Review: Norwich Theatre Royal’s pantomime, Aladdin
- Credit: Simon Finlay Photography
'I've smiled so much my face hurts,' laughed the lady sitting next to my son after singing her heart out in the closing moments of Aladdin at Norwich Theatre Royal.
She wasn't the only one – this is a show which really delivers the panto goods in plentiful supply, with laugh-out-loud comedy set pieces, plenty of knowing local in-jokes, sparkling choreography and musicality and if that's not enough, there are adorable baby pandas, too (a shout out to the Central School panto babes).
As ever in the Theatre Royal's pantomimes, the chief sources of energy are Richard Gauntlett who takes the dame role of Widow Twankey and Ben Langley as an adorable Wishee Washee.
The pair own the stage whenever they're together and they know exactly how to press the audience's buttons, making the entire auditorium erupt with laughter.
When Gauntlett and Langley are in full verbal flight, it's an absolute treat to watch – some of those routines must be fiendishly difficult to learn and they perform them with such nonchalant ease and excellence that it makes me ashamed I can't even remember my passwords on internet sites.
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And, of course, it's Gauntlett that writes and directs the show, too – this is his 18th year in pantomime at the Theatre Royal and his unique interpretation of the oriental fairytale Aladdin combines simple but brilliant stagecraft with some spectacular set pieces: the flying carpet routines in particular were wonderful.
The love story between Aladdin (Steven Roberts) and Princess Willow (Anna Hannides) sits at the centre of this show and both are hugely likeable and add a real touch of class to this production, particularly vocally.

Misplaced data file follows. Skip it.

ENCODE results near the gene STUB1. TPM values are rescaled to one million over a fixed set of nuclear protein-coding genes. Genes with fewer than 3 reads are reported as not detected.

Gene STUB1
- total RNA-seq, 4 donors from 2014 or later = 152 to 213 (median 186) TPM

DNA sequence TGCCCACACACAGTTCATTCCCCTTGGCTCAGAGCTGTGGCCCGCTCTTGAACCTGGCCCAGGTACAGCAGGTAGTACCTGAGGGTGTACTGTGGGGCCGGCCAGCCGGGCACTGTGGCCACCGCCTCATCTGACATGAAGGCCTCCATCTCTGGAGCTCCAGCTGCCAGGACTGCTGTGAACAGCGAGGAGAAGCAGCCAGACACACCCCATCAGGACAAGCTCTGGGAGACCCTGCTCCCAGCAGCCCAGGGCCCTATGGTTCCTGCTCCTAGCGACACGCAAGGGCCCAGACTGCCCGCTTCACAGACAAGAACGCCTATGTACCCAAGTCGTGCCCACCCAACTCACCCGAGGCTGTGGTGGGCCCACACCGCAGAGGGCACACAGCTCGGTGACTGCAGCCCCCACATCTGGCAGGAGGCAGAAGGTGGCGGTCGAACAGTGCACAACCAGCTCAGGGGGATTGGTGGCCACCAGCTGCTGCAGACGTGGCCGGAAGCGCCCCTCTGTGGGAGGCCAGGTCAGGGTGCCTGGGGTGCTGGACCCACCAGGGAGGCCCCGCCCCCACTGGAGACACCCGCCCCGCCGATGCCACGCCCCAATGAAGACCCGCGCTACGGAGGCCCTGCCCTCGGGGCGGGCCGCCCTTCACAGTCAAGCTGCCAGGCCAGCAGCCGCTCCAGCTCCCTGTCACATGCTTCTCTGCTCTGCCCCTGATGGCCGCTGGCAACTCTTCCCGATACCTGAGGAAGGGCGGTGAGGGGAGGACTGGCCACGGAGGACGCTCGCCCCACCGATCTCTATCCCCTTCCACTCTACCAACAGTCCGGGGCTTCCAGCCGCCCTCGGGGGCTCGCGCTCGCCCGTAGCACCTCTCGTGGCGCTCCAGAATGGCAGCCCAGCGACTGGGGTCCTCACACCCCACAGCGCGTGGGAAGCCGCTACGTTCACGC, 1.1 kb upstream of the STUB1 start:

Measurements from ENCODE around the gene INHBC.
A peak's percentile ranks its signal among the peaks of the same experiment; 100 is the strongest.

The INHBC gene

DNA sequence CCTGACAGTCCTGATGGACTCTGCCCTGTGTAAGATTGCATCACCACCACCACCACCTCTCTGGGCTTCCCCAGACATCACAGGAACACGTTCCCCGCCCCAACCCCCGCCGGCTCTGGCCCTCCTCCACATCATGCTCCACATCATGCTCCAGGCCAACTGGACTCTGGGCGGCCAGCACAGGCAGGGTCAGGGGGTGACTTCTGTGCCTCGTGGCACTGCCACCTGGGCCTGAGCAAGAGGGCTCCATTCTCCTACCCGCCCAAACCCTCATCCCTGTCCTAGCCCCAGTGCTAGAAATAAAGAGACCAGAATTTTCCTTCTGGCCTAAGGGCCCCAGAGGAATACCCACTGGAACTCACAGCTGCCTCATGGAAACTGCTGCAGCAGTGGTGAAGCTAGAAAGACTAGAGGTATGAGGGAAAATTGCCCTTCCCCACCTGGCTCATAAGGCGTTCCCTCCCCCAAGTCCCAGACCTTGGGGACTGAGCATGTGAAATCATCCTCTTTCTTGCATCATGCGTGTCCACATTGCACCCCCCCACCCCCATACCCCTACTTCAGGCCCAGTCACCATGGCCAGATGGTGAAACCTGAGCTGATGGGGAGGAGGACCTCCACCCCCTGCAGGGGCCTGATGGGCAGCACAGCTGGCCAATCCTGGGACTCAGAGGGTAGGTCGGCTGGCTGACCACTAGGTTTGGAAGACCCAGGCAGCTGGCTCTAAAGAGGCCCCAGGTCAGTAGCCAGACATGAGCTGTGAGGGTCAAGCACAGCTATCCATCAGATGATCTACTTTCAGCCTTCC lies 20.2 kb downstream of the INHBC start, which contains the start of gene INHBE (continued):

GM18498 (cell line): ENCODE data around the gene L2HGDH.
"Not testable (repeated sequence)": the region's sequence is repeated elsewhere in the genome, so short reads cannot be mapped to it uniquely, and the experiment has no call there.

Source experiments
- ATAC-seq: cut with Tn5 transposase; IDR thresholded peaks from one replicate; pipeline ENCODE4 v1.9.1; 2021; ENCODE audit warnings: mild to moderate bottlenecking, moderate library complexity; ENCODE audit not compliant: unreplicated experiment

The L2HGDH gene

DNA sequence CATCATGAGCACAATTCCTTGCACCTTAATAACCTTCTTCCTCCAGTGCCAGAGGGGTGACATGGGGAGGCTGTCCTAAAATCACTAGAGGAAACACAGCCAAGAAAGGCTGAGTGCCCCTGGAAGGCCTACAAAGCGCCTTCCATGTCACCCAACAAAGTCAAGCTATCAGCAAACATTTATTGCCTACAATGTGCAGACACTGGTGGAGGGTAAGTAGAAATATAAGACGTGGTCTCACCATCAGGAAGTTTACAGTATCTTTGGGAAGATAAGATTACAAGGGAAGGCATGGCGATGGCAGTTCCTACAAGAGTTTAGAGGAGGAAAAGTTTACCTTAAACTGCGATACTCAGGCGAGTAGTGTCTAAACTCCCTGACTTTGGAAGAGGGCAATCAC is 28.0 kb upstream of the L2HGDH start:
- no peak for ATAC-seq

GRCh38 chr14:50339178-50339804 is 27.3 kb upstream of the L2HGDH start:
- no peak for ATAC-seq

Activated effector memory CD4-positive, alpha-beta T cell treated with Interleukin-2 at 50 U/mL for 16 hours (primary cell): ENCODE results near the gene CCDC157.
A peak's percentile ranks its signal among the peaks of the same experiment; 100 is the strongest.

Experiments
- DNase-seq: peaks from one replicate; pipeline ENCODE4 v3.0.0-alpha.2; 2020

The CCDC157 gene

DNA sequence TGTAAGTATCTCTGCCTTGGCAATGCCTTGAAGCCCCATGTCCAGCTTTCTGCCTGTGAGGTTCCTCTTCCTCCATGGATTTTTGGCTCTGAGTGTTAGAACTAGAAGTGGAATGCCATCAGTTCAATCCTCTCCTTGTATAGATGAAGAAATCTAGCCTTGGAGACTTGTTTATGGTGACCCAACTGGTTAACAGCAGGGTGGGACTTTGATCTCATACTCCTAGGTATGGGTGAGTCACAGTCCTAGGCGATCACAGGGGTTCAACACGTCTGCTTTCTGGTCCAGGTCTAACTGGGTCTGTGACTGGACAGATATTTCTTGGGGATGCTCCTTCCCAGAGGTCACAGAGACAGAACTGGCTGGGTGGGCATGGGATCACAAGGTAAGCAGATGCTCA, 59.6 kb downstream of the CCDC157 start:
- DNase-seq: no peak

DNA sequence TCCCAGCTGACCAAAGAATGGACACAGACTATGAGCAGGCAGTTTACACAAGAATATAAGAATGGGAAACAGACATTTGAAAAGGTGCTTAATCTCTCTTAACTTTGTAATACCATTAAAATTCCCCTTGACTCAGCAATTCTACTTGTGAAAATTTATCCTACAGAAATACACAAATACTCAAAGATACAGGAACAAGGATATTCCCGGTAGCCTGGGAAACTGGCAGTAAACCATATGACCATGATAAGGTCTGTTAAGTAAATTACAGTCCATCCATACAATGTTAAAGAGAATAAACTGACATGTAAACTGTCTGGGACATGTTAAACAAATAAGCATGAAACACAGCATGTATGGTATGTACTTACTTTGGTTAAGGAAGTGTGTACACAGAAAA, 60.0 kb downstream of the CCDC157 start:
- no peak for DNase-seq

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Roberts and Hannides both have lovely, clear, strong voices and with the orchestra have tweaked a selection of musically spot-on songs from The Greatest Showman, Take That, Katy Perry and Miley Cyrus to give them their own edge: it's really a stand-out year for vocals although I can always forgive a pitchy performance in panto.
(On a completely different note, I'm sure I was one of the only people dull enough to note the nod to the recent 100 year anniversary of the end of World War One with a brand new version of We're Going to Hang Out the Washing on the Siegfried Line, but nevertheless, I appreciated it.)
There was strong comic support from Rik Makarem as Abanazar, the evil magician set on stealing Aladdin's glory (and his lamp) and Kiera-Nicole Brennan was a delight as the Genie, with her infectious giggle and occasionally slightly stroppy wish-granting.
Kirsteen Wythe's costume design is glorious, particularly when she dresses Abanazar and the Widow, whose hats were particularly fabulous this year, with designs including a soap sud fascinator, a hat with a tiny washing line attached and a hair-piece topped with a teacup.
And the sets – my goodness, the sets – from lantern-laced streets to the primary colours of a town centre, cherry blossom-laden palace gardens to the ice cave setting for the wedding finale, Scenic Projects from Lowestoft have played a blinder.
Those stunning sets combined with fireworks and lasers were breathtaking
Finally, a special mention must go to the unwitting star of the show, Matt from Great Yarmouth (this year it's an adult and not children who are invited on to the stage) who was drafted in as a washing machine repair man and whose skipping was a sight to behold.
There's something hugely endearing about people who fully enter into the spirit of things and Matt really did – well done that man.
This is a show with a huge heart that hits all the right notes. I enjoyed it so much that my face hurt too – in a good way. Oh yes it did.
• Aladdin is at Norwich Theatre Royal until January 13. For more details, visit www.theatreoyalnorwich.co.uk or call the box office on 01603 630000.